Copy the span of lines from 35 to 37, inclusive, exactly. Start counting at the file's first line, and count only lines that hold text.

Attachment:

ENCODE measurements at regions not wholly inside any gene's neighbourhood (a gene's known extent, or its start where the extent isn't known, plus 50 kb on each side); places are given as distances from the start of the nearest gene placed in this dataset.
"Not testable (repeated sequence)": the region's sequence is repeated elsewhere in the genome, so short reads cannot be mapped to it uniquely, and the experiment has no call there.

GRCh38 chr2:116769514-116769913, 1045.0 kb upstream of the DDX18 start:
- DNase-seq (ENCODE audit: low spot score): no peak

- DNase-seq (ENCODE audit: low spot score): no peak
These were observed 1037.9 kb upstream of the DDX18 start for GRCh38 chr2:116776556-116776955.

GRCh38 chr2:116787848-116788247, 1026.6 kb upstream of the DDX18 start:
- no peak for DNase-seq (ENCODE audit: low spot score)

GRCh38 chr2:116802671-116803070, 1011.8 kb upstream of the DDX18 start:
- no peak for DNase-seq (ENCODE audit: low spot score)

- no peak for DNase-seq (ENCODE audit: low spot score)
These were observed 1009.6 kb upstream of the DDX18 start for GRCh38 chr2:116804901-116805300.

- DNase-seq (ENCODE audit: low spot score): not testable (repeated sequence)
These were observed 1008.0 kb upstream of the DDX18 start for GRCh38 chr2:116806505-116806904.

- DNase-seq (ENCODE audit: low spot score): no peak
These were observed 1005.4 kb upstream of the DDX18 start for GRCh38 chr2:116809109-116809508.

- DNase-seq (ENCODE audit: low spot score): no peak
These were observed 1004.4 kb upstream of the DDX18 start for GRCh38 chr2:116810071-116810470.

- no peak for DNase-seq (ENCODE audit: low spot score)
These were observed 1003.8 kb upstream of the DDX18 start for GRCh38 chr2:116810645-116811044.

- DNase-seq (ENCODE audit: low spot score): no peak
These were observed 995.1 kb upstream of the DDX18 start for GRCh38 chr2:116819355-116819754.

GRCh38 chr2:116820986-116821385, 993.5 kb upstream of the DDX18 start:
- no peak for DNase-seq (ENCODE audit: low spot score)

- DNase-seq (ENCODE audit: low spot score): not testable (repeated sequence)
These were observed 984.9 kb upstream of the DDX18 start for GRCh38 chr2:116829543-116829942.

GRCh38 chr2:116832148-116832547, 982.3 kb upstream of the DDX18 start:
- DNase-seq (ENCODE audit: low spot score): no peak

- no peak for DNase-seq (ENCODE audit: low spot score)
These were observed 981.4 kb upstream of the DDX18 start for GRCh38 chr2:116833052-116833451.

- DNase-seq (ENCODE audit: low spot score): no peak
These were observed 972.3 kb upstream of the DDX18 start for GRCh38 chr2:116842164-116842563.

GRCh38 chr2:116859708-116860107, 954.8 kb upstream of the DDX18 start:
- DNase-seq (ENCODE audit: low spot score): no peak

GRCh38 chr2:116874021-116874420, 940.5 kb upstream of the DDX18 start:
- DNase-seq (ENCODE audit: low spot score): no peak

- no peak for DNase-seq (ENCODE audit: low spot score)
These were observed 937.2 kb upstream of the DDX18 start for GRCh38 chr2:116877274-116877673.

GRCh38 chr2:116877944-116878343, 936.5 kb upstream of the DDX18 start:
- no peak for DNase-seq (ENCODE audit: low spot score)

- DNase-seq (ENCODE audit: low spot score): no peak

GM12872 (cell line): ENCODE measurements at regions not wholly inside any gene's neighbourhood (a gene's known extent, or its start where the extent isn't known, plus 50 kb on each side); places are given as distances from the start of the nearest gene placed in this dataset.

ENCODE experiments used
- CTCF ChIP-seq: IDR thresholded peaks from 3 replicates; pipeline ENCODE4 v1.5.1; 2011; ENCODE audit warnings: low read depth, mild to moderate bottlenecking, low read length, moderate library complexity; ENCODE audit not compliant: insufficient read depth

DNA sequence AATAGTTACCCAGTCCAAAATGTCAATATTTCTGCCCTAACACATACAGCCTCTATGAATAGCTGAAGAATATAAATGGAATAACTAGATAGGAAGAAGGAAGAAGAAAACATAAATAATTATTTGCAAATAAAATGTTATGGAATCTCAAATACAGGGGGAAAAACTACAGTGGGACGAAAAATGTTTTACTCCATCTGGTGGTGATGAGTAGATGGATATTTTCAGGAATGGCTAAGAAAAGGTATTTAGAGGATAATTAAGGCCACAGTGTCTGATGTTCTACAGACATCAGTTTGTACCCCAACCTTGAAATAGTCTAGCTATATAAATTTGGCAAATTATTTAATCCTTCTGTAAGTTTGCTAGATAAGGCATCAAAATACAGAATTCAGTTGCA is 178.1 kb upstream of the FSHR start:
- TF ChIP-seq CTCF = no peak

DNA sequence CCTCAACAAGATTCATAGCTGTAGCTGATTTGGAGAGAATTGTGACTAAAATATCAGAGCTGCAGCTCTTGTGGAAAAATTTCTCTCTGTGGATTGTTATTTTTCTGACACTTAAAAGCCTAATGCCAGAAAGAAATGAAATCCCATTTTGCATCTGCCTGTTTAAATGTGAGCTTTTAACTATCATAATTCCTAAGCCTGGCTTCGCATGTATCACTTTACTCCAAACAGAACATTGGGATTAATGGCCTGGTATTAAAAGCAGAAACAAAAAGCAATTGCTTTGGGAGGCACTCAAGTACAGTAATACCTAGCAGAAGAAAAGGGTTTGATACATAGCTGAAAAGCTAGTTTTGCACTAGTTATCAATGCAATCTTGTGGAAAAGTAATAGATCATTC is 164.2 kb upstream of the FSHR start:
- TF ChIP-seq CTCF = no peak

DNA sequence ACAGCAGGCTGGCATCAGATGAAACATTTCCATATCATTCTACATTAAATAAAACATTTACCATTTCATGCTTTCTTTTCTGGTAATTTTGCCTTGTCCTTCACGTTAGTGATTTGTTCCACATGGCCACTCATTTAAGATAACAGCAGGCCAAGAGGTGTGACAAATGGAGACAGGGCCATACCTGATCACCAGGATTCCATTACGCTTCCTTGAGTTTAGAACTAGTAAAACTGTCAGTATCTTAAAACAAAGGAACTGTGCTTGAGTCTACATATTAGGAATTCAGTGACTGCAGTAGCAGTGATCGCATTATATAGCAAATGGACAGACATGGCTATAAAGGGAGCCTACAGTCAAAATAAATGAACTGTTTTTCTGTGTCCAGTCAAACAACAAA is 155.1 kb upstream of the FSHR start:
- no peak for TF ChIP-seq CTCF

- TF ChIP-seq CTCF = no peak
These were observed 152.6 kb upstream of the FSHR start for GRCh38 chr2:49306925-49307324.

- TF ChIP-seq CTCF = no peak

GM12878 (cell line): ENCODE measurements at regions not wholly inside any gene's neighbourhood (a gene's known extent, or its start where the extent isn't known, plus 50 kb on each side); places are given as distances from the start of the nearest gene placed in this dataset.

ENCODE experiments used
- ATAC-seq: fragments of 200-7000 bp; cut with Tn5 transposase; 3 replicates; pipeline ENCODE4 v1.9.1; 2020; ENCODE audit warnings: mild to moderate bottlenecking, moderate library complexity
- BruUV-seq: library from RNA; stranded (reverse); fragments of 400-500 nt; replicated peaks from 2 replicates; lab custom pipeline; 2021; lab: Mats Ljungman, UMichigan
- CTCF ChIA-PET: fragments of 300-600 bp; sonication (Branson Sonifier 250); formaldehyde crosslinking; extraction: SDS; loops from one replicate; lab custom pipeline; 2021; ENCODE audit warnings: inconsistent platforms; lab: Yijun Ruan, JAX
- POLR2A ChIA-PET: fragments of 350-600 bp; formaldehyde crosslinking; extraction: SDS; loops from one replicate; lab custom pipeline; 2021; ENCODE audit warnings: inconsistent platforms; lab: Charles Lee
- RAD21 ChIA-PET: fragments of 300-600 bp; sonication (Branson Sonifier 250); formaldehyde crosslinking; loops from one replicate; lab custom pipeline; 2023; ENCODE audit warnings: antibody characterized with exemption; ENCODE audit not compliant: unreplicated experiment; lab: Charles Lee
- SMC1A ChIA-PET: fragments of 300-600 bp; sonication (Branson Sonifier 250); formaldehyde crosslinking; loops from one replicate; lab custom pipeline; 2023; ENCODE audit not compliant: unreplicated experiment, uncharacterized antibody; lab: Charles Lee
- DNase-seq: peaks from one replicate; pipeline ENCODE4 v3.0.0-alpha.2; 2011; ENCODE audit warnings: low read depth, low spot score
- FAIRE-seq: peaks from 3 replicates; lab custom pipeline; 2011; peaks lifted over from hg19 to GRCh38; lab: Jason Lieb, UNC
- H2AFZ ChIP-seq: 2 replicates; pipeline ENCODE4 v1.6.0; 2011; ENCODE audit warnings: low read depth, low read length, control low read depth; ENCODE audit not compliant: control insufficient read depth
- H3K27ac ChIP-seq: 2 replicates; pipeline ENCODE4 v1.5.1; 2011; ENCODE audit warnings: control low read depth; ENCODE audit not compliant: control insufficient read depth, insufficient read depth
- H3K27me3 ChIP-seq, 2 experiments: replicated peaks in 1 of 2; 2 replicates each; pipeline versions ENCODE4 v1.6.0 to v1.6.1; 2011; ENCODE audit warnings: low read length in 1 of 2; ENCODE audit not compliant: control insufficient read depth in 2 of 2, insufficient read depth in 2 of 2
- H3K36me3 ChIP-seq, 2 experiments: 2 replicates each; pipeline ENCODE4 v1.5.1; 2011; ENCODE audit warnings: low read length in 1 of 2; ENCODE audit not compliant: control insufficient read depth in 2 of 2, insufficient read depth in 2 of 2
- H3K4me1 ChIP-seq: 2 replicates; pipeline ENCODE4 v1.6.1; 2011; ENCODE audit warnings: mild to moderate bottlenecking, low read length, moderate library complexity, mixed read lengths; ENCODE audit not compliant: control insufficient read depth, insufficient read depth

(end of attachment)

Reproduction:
GRCh38 chr2:116874021-116874420, 940.5 kb upstream of the DDX18 start:
- DNase-seq (ENCODE audit: low spot score): no peak

- no peak for DNase-seq (ENCODE audit: low spot score)